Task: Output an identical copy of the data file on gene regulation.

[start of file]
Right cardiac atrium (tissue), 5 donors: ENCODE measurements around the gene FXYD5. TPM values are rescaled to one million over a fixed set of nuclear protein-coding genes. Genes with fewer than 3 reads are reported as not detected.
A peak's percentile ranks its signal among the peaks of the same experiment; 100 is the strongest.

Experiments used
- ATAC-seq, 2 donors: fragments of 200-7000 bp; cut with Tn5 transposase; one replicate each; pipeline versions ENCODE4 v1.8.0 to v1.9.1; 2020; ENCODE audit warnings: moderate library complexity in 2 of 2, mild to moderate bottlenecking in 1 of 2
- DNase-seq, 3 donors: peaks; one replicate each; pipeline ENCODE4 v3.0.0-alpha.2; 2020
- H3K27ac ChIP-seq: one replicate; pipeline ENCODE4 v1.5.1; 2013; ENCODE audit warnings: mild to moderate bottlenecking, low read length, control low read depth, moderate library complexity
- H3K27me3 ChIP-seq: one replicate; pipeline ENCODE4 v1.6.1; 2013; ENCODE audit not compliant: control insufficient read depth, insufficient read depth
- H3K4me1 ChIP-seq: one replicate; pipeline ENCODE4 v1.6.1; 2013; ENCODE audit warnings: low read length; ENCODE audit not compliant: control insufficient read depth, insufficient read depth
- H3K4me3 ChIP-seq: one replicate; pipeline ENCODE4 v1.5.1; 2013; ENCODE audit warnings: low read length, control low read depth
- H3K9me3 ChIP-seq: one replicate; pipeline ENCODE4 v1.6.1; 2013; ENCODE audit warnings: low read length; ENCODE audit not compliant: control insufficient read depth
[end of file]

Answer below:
Right cardiac atrium (tissue), 5 donors: ENCODE measurements around the gene FXYD5. TPM values are rescaled to one million over a fixed set of nuclear protein-coding genes. Genes with fewer than 3 reads are reported as not detected.
A peak's percentile ranks its signal among the peaks of the same experiment; 100 is the strongest.

Experiments used
- ATAC-seq, 2 donors: fragments of 200-7000 bp; cut with Tn5 transposase; one replicate each; pipeline versions ENCODE4 v1.8.0 to v1.9.1; 2020; ENCODE audit warnings: moderate library complexity in 2 of 2, mild to moderate bottlenecking in 1 of 2
- DNase-seq, 3 donors: peaks; one replicate each; pipeline ENCODE4 v3.0.0-alpha.2; 2020
- H3K27ac ChIP-seq: one replicate; pipeline ENCODE4 v1.5.1; 2013; ENCODE audit warnings: mild to moderate bottlenecking, low read length, control low read depth, moderate library complexity
- H3K27me3 ChIP-seq: one replicate; pipeline ENCODE4 v1.6.1; 2013; ENCODE audit not compliant: control insufficient read depth, insufficient read depth
- H3K4me1 ChIP-seq: one replicate; pipeline ENCODE4 v1.6.1; 2013; ENCODE audit warnings: low read length; ENCODE audit not compliant: control insufficient read depth, insufficient read depth
- H3K4me3 ChIP-seq: one replicate; pipeline ENCODE4 v1.5.1; 2013; ENCODE audit warnings: low read length, control low read depth
- H3K9me3 ChIP-seq: one replicate; pipeline ENCODE4 v1.6.1; 2013; ENCODE audit warnings: low read length; ENCODE audit not compliant: control insufficient read depth